The Washington Post (NYSE:GHC), boasting one of the most respected news-gathering pedigrees in the world, proves itself every day in the rough-and-tumble world of journalism.
But the Post is emblematic of newspaper companies everywhere in the 21st century. It is trying to monetize its renowned brand online -- in social media and on tablets and mobile devices -- at a time when the Internet has dramatically eroded the economic and societal power of a traditional daily newspaper.
This is an industry struggling for solutions. Circulation is down. Advertising is always problematic. People get their news now more and more on iPads and cellphones. The Post has to find a way to become as identifiable in that world as it has in the dead-trees newspaper industry. Sure, Jon Stewart is a sarcastic comedian at the root, but as an opinion-shaper, he has become a trusted news source as well.
That's the reality of the changing times. When the Post made its mark nationally 40 years ago by bringing down President Richard Nixon in the infamous Watergate scandal, it primarily worried about The New York Times (and, secondarily,The Wall Street Journal) as its chief competitors.
Today, such upstarts as the popular website Buzzfeed have elbowed their way into the discussion of what a "media" company looks like in the digital age -- and by the way, Buzzfeed has a lot more buzz in the social media outlets of Facebook and Twitter than most newspapers.
If the Post needs to glimpse its probable future, it only has to refer to its earnings report on May 3. The good news there was that its cable TV operation had a top-line jump of 5.2%
In that quarter, however, newspaper publishing continued to lag, showing a 4% slide in revenue. Print ad revenue at The Washington Post tumbled 8% to $48.6 million. Plus, the daily and Sunday circulation figures for the Post declined 7.2% and 7.7%, respectively.
Online publishing revenue, particularly WashingtonPost.com and Slate.com, gained roughly 8% to $25.8 million. Display online ad revenue gained approximately 16%. Online classified revenue dropped by 8%.
Meanwhile, revenue at the Post's education division, which encompasses Kaplan University and test-preparation services, dropped 3% to $527.8 million, representing a more narrow loss than in the past. In addition, the student enrollment at Kaplan University and the education campuses declined by 12% (or 8.3% not including shuttered campuses).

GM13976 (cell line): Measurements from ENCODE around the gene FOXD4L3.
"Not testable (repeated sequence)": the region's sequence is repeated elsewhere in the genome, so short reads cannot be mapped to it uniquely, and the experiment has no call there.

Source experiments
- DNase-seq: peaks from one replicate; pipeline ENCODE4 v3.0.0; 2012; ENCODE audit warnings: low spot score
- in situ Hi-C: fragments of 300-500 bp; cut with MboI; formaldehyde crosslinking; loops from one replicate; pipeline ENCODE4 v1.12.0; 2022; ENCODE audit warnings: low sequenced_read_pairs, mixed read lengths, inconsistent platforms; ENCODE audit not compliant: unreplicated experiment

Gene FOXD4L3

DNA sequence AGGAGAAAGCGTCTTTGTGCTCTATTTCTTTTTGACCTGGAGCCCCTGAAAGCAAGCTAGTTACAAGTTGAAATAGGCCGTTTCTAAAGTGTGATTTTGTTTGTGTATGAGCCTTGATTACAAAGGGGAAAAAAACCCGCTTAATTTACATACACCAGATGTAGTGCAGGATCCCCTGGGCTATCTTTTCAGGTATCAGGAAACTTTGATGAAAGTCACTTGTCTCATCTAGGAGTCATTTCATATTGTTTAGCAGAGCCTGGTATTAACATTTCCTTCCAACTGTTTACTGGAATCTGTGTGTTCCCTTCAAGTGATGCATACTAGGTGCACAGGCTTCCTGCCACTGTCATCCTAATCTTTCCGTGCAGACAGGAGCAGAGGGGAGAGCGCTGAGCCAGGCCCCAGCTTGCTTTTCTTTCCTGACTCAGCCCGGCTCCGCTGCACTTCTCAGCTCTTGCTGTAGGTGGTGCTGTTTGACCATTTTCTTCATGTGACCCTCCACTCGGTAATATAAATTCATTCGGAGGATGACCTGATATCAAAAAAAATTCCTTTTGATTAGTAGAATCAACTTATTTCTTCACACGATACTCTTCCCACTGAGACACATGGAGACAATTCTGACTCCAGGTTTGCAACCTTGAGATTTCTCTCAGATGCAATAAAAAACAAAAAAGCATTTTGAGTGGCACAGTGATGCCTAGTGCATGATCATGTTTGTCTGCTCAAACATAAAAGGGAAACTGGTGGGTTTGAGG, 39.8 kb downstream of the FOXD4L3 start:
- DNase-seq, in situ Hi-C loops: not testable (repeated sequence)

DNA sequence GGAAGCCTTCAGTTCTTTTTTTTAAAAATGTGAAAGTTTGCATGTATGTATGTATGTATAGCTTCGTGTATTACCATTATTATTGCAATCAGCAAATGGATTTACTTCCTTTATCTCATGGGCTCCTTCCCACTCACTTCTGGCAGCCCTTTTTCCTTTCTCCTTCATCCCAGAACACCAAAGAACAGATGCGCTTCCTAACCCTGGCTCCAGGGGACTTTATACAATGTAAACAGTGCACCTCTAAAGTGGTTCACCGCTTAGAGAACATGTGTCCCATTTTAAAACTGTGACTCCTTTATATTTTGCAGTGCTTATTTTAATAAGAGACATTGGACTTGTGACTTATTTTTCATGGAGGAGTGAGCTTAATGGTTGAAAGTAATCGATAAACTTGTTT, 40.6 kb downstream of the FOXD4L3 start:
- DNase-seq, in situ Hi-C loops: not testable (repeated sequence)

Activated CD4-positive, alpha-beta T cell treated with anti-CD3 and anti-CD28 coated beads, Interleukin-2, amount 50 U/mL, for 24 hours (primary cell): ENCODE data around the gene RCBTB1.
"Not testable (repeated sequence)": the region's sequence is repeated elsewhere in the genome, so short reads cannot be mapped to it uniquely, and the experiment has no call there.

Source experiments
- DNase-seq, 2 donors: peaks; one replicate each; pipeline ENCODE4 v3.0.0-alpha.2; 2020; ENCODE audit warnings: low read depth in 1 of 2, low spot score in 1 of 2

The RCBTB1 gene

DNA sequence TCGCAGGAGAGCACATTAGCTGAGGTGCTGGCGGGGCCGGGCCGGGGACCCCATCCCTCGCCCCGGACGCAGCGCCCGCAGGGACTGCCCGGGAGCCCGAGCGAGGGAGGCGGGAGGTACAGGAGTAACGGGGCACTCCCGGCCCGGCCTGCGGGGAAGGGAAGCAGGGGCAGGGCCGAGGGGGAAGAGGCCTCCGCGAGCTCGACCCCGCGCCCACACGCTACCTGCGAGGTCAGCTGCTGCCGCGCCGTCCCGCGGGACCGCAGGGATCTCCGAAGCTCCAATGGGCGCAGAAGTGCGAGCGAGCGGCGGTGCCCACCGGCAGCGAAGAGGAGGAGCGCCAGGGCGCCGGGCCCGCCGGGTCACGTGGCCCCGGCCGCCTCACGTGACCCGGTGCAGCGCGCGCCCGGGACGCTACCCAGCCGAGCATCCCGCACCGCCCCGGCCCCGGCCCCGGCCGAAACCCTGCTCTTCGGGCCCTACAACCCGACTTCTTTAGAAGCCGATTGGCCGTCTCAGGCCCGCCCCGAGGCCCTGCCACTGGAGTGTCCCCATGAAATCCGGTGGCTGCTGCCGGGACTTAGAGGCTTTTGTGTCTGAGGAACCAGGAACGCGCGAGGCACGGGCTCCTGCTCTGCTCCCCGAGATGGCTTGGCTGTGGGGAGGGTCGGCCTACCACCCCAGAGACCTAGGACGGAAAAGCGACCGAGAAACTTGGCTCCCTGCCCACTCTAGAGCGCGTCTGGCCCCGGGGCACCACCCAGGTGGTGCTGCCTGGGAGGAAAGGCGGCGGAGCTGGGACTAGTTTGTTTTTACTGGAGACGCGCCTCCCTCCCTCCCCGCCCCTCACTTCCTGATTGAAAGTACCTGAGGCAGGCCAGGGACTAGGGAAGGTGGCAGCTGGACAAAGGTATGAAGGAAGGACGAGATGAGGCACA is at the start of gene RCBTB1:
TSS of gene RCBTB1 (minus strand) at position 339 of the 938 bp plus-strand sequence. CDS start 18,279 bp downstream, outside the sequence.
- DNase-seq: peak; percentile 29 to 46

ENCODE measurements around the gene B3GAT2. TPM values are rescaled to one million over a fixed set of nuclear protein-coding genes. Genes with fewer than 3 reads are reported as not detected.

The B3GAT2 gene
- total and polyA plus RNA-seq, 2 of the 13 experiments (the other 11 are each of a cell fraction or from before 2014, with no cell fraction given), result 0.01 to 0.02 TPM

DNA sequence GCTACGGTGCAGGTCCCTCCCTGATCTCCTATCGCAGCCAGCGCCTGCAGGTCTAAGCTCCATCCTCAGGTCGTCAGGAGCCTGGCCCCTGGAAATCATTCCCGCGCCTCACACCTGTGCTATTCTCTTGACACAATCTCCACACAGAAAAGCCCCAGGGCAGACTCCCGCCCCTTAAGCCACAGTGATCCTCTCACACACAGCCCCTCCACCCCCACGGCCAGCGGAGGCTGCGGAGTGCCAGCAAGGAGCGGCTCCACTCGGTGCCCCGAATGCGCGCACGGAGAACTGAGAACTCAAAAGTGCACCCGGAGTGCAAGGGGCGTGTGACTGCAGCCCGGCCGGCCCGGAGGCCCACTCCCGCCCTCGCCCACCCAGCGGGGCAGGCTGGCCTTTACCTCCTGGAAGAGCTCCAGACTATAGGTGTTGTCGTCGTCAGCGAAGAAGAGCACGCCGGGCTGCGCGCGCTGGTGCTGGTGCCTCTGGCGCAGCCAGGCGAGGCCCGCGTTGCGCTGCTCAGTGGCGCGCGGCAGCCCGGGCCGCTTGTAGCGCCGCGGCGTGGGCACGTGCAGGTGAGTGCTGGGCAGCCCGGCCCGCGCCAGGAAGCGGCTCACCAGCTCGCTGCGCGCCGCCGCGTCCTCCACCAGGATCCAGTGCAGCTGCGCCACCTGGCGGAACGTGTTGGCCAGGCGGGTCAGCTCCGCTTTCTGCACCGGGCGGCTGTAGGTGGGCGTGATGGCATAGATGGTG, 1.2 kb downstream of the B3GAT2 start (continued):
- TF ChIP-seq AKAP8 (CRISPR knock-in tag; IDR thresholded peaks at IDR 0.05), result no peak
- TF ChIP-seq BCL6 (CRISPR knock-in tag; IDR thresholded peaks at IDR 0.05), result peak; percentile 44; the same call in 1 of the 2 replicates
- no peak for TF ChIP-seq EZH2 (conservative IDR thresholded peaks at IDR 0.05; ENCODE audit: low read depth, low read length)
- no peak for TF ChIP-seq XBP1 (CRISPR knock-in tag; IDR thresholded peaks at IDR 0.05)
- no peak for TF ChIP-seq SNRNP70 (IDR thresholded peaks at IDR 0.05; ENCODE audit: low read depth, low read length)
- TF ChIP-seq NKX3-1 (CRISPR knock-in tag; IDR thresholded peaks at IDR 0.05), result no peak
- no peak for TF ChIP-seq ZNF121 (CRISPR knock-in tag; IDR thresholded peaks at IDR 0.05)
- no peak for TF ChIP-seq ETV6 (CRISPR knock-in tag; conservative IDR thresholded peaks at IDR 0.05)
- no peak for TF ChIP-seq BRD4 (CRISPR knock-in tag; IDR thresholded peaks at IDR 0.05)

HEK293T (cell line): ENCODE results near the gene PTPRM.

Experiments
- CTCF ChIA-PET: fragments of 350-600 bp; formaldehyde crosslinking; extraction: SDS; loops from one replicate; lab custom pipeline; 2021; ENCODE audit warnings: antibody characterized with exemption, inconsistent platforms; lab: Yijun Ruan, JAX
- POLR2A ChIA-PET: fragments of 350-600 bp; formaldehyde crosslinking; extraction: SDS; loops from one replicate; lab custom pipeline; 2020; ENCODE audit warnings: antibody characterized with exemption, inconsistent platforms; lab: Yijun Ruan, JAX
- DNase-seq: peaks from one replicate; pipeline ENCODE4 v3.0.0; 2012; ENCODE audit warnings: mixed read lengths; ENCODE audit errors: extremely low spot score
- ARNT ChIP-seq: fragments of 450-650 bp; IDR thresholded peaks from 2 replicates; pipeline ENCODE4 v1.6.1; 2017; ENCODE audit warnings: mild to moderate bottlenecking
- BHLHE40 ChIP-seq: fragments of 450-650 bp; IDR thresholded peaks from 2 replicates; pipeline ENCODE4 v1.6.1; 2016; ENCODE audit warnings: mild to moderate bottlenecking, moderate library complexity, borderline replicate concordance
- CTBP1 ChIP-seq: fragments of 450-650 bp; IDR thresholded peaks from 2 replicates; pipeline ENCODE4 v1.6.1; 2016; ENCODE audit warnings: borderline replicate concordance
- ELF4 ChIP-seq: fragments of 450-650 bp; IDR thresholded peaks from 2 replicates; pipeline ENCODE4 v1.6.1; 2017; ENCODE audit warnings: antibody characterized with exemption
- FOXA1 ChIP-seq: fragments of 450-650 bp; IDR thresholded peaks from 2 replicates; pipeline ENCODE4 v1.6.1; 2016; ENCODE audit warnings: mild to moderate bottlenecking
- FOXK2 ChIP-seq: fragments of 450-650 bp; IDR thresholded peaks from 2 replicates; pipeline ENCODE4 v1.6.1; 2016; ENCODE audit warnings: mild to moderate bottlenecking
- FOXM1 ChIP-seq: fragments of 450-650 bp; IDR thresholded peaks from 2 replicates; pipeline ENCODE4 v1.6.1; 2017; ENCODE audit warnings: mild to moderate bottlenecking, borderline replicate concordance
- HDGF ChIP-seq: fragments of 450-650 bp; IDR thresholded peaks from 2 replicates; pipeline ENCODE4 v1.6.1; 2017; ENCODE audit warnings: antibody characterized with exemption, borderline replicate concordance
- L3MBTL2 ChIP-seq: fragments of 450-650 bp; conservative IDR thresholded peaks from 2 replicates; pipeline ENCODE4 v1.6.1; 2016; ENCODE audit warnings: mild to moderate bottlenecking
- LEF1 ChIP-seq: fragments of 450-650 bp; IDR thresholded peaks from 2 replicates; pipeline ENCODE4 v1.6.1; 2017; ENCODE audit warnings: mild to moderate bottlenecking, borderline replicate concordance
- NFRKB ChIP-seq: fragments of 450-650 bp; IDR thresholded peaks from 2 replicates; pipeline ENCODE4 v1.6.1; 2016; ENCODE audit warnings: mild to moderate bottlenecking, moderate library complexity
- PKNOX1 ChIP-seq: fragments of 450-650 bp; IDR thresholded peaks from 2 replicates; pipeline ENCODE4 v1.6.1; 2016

It became clear that Gannett upped the ante in the U.S. newspaper industry when it recently acquired Belo. It transformed itself into what Wall Street happily identified as a broadcasting powerhouse, which also has a daily newspaper component.
As I noted in a piece on Gannett, "Publishers trade at an average of about 13 times forward earnings expectations, according to Thomson Reuters data, while broadcasters trade at a little more than 25 times."
This is the kind of decisive, action-oriented proactive move that Wall Street wants to see from the Post. The Street rewarded ambitious Gannett as its stock price roared 27% to a five-year high, adding more than $5 and breaking past the $25 barrier.
The Post's shares have jumped about 57% in the past year, but continued growth may be a challenge. Morningstar analyst Liang Feng told me this week that he regards the Post's shares now as being "fairly valued."
To get Wall Street excited down the road, the Post will likely have to increase its broadcasting presence, as rival Gannett did a few months ago.
"The Washington Post Co. has benefited from the improved sentiment in broadcasting and we would look at them to expand," Feng said. "However, the company has less scale than some broadcast peers."
As Feng pointed out, the Post would benefit from increasing its strength in broadcasting because that would enable the company to command higher premiums.
Where does all of this leave the Post's shareholders?
A Wall Street analyst once summed it up for me when he said, with a wan smile, that the Washington Post would be a terrific investment -- if that darned newspaper didn't weigh it down.